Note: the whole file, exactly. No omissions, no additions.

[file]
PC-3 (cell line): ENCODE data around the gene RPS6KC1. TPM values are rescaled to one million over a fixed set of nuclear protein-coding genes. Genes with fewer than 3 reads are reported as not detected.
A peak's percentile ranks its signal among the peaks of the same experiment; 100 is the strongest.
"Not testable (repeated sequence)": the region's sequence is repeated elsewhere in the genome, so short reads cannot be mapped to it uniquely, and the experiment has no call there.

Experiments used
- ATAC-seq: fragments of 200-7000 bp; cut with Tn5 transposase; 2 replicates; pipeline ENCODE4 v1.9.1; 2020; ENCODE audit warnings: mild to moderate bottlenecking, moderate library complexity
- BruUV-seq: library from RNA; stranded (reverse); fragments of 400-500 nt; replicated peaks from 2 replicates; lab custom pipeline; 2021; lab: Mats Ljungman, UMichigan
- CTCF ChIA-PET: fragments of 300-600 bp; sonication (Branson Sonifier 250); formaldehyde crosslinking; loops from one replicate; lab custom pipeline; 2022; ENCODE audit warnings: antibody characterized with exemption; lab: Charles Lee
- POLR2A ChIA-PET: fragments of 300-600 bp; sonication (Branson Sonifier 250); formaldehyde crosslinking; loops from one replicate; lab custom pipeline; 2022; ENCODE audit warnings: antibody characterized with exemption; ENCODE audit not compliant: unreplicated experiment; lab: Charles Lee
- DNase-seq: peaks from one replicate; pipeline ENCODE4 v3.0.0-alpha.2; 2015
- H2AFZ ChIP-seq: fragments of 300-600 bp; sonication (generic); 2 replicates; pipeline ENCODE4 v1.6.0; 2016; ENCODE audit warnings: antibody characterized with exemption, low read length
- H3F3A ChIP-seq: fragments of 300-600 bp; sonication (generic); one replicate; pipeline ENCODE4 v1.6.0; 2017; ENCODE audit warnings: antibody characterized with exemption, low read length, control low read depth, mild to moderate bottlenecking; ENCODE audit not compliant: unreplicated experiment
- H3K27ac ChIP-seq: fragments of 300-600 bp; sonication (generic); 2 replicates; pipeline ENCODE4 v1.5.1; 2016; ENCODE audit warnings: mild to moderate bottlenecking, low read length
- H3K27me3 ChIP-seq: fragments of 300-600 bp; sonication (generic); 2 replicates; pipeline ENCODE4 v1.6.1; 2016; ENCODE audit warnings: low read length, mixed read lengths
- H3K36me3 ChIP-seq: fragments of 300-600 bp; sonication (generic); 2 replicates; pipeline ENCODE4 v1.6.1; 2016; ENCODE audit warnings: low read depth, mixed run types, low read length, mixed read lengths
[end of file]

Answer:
PC-3 (cell line): ENCODE data around the gene RPS6KC1. TPM values are rescaled to one million over a fixed set of nuclear protein-coding genes. Genes with fewer than 3 reads are reported as not detected.
A peak's percentile ranks its signal among the peaks of the same experiment; 100 is the strongest.
"Not testable (repeated sequence)": the region's sequence is repeated elsewhere in the genome, so short reads cannot be mapped to it uniquely, and the experiment has no call there.

Experiments used
- ATAC-seq: fragments of 200-7000 bp; cut with Tn5 transposase; 2 replicates; pipeline ENCODE4 v1.9.1; 2020; ENCODE audit warnings: mild to moderate bottlenecking, moderate library complexity
- BruUV-seq: library from RNA; stranded (reverse); fragments of 400-500 nt; replicated peaks from 2 replicates; lab custom pipeline; 2021; lab: Mats Ljungman, UMichigan
- CTCF ChIA-PET: fragments of 300-600 bp; sonication (Branson Sonifier 250); formaldehyde crosslinking; loops from one replicate; lab custom pipeline; 2022; ENCODE audit warnings: antibody characterized with exemption; lab: Charles Lee
- POLR2A ChIA-PET: fragments of 300-600 bp; sonication (Branson Sonifier 250); formaldehyde crosslinking; loops from one replicate; lab custom pipeline; 2022; ENCODE audit warnings: antibody characterized with exemption; ENCODE audit not compliant: unreplicated experiment; lab: Charles Lee
- DNase-seq: peaks from one replicate; pipeline ENCODE4 v3.0.0-alpha.2; 2015
- H2AFZ ChIP-seq: fragments of 300-600 bp; sonication (generic); 2 replicates; pipeline ENCODE4 v1.6.0; 2016; ENCODE audit warnings: antibody characterized with exemption, low read length
- H3F3A ChIP-seq: fragments of 300-600 bp; sonication (generic); one replicate; pipeline ENCODE4 v1.6.0; 2017; ENCODE audit warnings: antibody characterized with exemption, low read length, control low read depth, mild to moderate bottlenecking; ENCODE audit not compliant: unreplicated experiment
- H3K27ac ChIP-seq: fragments of 300-600 bp; sonication (generic); 2 replicates; pipeline ENCODE4 v1.5.1; 2016; ENCODE audit warnings: mild to moderate bottlenecking, low read length
- H3K27me3 ChIP-seq: fragments of 300-600 bp; sonication (generic); 2 replicates; pipeline ENCODE4 v1.6.1; 2016; ENCODE audit warnings: low read length, mixed read lengths
- H3K36me3 ChIP-seq: fragments of 300-600 bp; sonication (generic); 2 replicates; pipeline ENCODE4 v1.6.1; 2016; ENCODE audit warnings: low read depth, mixed run types, low read length, mixed read lengths